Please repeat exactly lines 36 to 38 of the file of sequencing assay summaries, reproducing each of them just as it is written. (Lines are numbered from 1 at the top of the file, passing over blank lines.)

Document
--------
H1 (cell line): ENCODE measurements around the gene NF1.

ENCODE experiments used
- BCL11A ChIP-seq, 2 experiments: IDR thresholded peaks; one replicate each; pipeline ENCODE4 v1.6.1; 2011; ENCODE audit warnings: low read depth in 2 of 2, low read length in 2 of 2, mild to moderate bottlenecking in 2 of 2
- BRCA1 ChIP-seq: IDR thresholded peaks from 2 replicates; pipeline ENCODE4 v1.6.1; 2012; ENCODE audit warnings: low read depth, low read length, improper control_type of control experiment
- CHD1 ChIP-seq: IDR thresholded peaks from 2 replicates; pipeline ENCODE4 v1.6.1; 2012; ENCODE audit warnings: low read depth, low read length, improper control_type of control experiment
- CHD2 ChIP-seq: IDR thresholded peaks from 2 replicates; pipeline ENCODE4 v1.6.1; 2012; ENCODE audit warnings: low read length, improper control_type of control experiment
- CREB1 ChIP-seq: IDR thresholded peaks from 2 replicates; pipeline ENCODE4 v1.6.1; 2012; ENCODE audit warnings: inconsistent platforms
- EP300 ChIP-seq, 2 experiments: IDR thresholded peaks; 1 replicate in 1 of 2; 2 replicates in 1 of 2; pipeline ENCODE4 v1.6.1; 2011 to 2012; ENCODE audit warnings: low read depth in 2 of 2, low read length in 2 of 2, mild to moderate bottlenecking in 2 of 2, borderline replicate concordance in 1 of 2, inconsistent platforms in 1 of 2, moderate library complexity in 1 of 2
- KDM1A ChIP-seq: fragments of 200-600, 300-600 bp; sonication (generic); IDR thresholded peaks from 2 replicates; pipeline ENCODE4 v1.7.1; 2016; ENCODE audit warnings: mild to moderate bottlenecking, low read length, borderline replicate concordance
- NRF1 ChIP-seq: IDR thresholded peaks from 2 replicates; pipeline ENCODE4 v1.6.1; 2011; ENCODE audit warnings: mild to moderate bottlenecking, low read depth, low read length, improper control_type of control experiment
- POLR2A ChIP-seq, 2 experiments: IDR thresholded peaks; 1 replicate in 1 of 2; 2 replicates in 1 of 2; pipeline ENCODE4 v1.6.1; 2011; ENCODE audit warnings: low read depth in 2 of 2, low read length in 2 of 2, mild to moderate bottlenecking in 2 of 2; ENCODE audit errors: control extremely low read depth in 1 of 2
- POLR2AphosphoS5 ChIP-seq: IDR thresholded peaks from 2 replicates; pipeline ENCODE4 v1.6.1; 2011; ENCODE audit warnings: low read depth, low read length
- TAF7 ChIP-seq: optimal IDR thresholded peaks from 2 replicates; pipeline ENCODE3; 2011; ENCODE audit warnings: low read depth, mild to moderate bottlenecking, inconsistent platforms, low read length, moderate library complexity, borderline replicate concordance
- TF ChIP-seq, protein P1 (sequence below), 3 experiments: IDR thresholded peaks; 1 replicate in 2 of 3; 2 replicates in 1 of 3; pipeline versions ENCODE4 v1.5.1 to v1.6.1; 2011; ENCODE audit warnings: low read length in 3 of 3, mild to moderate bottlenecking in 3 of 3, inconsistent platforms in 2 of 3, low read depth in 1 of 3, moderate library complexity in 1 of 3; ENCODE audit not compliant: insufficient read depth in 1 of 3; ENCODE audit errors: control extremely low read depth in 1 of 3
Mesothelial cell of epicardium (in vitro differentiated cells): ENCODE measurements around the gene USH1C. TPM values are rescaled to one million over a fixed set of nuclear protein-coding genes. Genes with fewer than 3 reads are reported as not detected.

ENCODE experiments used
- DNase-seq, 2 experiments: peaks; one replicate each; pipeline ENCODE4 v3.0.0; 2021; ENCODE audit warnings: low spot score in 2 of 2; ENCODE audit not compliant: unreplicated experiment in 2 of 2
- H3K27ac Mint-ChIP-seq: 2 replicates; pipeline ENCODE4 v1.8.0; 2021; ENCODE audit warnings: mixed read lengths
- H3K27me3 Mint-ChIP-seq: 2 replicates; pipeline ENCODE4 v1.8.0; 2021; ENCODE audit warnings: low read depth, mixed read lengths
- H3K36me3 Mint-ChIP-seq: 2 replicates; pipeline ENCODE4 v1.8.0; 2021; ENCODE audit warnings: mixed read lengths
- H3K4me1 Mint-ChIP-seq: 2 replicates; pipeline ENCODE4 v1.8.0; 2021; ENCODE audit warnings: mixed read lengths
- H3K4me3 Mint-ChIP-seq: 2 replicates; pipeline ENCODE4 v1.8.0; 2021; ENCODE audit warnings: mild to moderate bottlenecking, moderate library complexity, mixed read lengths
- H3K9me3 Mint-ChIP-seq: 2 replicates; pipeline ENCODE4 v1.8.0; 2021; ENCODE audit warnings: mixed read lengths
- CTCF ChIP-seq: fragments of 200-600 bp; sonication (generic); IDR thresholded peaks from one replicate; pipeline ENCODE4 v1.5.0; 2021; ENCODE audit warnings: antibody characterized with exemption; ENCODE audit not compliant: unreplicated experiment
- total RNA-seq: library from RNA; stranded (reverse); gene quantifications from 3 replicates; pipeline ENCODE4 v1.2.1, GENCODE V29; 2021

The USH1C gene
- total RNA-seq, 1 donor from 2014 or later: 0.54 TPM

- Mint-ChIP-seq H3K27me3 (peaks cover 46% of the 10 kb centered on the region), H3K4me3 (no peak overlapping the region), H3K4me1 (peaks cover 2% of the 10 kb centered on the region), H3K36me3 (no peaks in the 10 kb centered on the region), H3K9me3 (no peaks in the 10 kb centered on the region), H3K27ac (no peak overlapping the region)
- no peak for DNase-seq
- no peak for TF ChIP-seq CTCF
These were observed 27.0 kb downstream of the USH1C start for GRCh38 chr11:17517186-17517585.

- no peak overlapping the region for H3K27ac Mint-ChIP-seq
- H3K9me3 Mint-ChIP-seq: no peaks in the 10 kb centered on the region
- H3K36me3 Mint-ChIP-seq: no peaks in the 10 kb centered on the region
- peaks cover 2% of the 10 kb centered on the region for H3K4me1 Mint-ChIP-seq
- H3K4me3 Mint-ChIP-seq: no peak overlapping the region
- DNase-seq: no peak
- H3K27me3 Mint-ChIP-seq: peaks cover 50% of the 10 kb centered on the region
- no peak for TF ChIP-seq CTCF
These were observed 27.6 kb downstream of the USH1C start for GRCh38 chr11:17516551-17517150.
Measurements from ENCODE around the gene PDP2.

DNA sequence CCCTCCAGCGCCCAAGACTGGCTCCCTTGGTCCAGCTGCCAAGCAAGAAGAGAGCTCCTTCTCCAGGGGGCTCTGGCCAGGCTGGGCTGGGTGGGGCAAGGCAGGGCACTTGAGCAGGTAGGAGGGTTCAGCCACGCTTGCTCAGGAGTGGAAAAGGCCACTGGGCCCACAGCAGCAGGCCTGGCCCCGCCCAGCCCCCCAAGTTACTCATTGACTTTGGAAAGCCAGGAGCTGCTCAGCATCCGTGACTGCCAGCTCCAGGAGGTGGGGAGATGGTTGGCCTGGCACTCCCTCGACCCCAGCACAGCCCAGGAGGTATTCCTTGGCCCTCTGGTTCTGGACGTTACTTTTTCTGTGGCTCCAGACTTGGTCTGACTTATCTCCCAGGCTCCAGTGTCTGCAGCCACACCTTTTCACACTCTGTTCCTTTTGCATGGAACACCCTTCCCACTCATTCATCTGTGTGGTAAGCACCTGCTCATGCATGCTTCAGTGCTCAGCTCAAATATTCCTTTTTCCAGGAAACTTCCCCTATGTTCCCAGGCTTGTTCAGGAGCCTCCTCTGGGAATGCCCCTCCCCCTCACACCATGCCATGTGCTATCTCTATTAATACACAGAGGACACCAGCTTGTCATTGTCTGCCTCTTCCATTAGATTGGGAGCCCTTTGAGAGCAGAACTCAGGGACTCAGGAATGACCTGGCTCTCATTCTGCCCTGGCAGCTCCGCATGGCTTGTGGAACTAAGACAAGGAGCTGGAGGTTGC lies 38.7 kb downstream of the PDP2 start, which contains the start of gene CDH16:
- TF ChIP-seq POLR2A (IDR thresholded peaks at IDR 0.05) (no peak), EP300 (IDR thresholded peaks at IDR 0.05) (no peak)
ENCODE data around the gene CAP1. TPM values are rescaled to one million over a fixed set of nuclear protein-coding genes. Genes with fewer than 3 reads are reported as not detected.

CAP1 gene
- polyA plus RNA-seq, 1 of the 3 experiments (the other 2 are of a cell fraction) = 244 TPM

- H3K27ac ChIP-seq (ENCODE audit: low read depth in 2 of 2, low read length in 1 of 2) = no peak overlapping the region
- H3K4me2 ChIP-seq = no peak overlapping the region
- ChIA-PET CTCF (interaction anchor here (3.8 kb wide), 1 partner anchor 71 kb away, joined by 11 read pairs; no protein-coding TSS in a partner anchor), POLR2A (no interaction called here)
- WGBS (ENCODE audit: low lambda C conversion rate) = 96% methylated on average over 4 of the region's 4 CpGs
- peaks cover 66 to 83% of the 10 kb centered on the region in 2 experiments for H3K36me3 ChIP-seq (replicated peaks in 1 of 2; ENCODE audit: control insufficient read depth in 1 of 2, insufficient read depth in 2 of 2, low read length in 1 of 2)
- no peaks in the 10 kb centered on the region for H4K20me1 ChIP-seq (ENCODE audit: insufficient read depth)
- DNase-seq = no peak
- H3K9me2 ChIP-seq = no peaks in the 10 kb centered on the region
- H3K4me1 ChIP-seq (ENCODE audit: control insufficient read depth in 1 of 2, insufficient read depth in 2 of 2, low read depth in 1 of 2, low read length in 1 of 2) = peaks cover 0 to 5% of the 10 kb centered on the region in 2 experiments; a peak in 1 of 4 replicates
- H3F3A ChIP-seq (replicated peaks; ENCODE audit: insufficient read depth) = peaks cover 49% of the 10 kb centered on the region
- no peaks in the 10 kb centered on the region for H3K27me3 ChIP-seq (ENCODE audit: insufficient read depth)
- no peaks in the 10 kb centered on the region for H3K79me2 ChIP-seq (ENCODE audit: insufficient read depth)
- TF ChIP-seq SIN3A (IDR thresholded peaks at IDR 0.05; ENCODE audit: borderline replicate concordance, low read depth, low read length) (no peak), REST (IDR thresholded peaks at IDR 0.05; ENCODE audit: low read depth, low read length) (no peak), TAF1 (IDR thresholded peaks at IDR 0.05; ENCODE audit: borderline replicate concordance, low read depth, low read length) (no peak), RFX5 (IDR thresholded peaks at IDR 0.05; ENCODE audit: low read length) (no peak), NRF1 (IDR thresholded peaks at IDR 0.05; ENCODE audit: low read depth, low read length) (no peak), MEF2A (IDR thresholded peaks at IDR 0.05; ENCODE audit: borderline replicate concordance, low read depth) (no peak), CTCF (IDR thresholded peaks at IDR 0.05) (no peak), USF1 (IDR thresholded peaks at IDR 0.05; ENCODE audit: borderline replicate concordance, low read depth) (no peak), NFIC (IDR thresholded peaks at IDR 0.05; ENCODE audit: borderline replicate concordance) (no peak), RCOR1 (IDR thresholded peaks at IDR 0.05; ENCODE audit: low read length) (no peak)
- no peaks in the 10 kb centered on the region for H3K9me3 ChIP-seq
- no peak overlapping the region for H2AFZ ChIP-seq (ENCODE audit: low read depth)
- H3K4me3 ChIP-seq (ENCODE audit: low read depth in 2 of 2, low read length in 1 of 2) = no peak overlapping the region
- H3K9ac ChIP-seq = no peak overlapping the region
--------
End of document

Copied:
- H3K4me3 Mint-ChIP-seq: no peak overlapping the region
- DNase-seq: no peak
- H3K27me3 Mint-ChIP-seq: peaks cover 50% of the 10 kb centered on the region